In order to mark the beginning of the fifteenth century, a group of prominent Muslim theologians and jurists assembled to draft a document that systematically laid out the rights and duties of all human beings according to the dictates of Islam. The year of Christ was 1981, and the occasion was formally the International Islamic Conference, held that year in Paris. The document that these jurist produced seems at first an odd one, titled The Universal Islamic Declaration of Human Rights (Universal Islamic Declaration, 1988). Odd as the document so pointedly invokes the famed 1948 United Nations Universal Declaration of Human Rights (Universal Declaration, 1999). But perhaps such an invocation is not odd at all, for the document is first of all a symptom of and a response to two massive contemporary facts. The first is the ubiquity of human rights talk. It is certainly proof of the success of this discourse as a normative and normalizing force that no-one can speak of universality or ethics or even the most drab topic in international relations without paying homage, only sometimes qualified, to the idea that all humans have rights. The second fact to which the Islamic declaration responds is the suspicion if not outright insistence that the religion of Islam in unsuited to this new order of civilization. Amongst the jurists themselves there is a sense that clarification is needed of the relation of Islam to the global (to say nothing of globalizing) discourse of human rights. This much is readily conceded by the drafters, who felt impelled by the forces of the contemporary world scene to formulate the Islamic position in relation to human rights (Weeramantry, 1988, p. 122).Not surprisingly, such a position involves dethroning the sovereign subject (entirely different from its deconstruction) and proclaiming victory once again for God and his absolute sovereignty, even as it involves extending a governmental interest in the life of the individual, from the conditions of his cultural life (article 14) to the legislation of his leisure time (article17). However, in contrast to the Universal Declaration that never once mentions God or Creator, the Islamic Declaration insists that only God to be “the creator the sustainer, the sovereign the sole guide of mankind and the Source of all Law” (Universal Islamic Declaration, 1988, p. 176). A hasty reading would take this as a response not just to the Universal Declaration, which here is named and renamed, but the entire western tradition of rights and secular power after the death of God. This, however, would be a mistake, for it would overlook both the distinctly modern project of power that the Islamic Declaration articulates, and the peculiar construction of the U.N Declaration itself, the way it refers to and refracts the idiom of the famous eighteenth century revolutionary documents – the American Declaration of Independence and the French Declaration of the Rights of Man and Citizen. Thus in the Universal Declaration the repetition of the American phrase, “endowed by their creator,” becomes simply “endowed with reason and conscience,” with no one doing the endowing. In short, the omission of God from the Universal Declaration is an over determined decision and not one of a casual or inevitable secularism.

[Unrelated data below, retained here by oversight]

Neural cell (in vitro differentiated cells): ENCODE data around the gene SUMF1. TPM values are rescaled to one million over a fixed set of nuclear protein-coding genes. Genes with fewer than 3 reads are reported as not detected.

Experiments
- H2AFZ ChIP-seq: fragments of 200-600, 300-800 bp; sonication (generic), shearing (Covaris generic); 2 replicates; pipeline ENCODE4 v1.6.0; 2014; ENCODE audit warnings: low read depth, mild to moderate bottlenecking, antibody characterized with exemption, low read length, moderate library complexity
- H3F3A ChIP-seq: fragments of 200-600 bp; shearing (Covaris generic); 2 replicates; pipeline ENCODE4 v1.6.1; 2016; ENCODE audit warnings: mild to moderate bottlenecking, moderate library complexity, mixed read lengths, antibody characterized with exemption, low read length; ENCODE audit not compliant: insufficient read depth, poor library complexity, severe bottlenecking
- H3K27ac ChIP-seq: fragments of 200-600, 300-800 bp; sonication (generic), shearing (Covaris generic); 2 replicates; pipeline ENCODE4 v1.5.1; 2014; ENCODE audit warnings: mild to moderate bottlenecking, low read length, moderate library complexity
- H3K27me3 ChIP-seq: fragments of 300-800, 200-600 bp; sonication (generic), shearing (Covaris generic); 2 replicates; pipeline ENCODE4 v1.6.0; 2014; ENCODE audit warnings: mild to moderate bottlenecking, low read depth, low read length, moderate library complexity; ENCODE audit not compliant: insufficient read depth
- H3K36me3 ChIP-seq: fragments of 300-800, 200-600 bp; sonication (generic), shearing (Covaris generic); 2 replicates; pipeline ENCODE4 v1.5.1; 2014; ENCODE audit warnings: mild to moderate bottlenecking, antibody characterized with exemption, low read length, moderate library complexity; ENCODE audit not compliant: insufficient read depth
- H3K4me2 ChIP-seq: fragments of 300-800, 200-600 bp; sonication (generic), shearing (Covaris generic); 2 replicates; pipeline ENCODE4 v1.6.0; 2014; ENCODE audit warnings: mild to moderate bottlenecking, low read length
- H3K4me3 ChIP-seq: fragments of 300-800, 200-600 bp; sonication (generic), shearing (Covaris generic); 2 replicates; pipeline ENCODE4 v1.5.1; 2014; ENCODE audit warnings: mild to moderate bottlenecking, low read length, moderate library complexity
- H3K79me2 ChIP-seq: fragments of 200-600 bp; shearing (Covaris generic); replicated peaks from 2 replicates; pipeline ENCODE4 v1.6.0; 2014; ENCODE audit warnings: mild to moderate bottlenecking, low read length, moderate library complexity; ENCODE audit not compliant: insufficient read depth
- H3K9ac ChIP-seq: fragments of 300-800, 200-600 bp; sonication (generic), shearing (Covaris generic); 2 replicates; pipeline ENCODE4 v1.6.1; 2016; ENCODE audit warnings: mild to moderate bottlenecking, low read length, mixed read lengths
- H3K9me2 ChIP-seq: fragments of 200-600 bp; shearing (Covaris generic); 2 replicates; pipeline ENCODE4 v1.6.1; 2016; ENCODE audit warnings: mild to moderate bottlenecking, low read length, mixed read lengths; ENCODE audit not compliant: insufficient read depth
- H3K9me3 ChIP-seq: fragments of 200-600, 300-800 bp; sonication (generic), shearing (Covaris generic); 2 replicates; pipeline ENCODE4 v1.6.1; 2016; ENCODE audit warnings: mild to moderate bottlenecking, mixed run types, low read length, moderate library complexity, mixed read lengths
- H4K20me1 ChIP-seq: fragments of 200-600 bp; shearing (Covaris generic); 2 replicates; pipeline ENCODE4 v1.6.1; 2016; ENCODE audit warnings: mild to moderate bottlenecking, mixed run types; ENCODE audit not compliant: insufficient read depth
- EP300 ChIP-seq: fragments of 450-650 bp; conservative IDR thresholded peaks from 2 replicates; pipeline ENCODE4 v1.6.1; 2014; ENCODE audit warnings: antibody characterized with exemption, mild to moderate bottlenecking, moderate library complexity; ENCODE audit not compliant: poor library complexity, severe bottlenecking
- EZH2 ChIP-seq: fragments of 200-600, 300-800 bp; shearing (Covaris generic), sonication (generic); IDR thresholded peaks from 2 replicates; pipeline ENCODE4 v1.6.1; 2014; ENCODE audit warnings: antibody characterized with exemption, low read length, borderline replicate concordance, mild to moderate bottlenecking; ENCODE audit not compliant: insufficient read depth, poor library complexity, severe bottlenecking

Hussain, N. (2004), "11. gods and humans", Kenyon, A. and Rush, P. (Ed.) Aesthetics of Law and Culture: Texts, Images, Screens (Studies in Law, Politics, and Society, Vol. 34), Emerald Group Publishing Limited, Bingley, pp. 241-253. https://doi.org/10.1016/S1059-4337(04)34011-1Download as .RIS
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